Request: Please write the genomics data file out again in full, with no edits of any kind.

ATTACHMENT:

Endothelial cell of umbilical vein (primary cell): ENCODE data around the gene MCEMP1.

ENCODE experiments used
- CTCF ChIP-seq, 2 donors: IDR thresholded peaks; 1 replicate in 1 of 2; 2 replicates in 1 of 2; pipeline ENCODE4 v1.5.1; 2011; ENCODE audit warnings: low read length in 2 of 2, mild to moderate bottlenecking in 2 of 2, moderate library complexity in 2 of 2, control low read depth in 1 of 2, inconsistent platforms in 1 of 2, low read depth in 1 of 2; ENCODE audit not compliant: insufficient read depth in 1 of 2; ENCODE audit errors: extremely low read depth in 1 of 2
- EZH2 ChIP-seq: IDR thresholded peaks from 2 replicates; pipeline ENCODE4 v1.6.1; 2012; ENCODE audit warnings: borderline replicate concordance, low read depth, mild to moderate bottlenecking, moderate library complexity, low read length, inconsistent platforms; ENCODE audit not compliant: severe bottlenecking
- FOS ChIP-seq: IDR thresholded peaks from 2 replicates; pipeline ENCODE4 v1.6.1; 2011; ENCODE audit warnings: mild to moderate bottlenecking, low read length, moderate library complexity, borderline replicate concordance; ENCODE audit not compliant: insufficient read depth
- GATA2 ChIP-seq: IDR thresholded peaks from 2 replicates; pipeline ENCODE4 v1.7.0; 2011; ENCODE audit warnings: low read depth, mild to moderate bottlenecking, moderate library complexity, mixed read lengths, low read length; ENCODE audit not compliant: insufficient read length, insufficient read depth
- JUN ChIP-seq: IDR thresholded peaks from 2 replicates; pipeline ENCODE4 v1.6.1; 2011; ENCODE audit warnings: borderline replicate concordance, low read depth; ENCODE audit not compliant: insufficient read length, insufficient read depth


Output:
Endothelial cell of umbilical vein (primary cell): ENCODE data around the gene MCEMP1.

ENCODE experiments used
- CTCF ChIP-seq, 2 donors: IDR thresholded peaks; 1 replicate in 1 of 2; 2 replicates in 1 of 2; pipeline ENCODE4 v1.5.1; 2011; ENCODE audit warnings: low read length in 2 of 2, mild to moderate bottlenecking in 2 of 2, moderate library complexity in 2 of 2, control low read depth in 1 of 2, inconsistent platforms in 1 of 2, low read depth in 1 of 2; ENCODE audit not compliant: insufficient read depth in 1 of 2; ENCODE audit errors: extremely low read depth in 1 of 2
- EZH2 ChIP-seq: IDR thresholded peaks from 2 replicates; pipeline ENCODE4 v1.6.1; 2012; ENCODE audit warnings: borderline replicate concordance, low read depth, mild to moderate bottlenecking, moderate library complexity, low read length, inconsistent platforms; ENCODE audit not compliant: severe bottlenecking
- FOS ChIP-seq: IDR thresholded peaks from 2 replicates; pipeline ENCODE4 v1.6.1; 2011; ENCODE audit warnings: mild to moderate bottlenecking, low read length, moderate library complexity, borderline replicate concordance; ENCODE audit not compliant: insufficient read depth
- GATA2 ChIP-seq: IDR thresholded peaks from 2 replicates; pipeline ENCODE4 v1.7.0; 2011; ENCODE audit warnings: low read depth, mild to moderate bottlenecking, moderate library complexity, mixed read lengths, low read length; ENCODE audit not compliant: insufficient read length, insufficient read depth
- JUN ChIP-seq: IDR thresholded peaks from 2 replicates; pipeline ENCODE4 v1.6.1; 2011; ENCODE audit warnings: borderline replicate concordance, low read depth; ENCODE audit not compliant: insufficient read length, insufficient read depth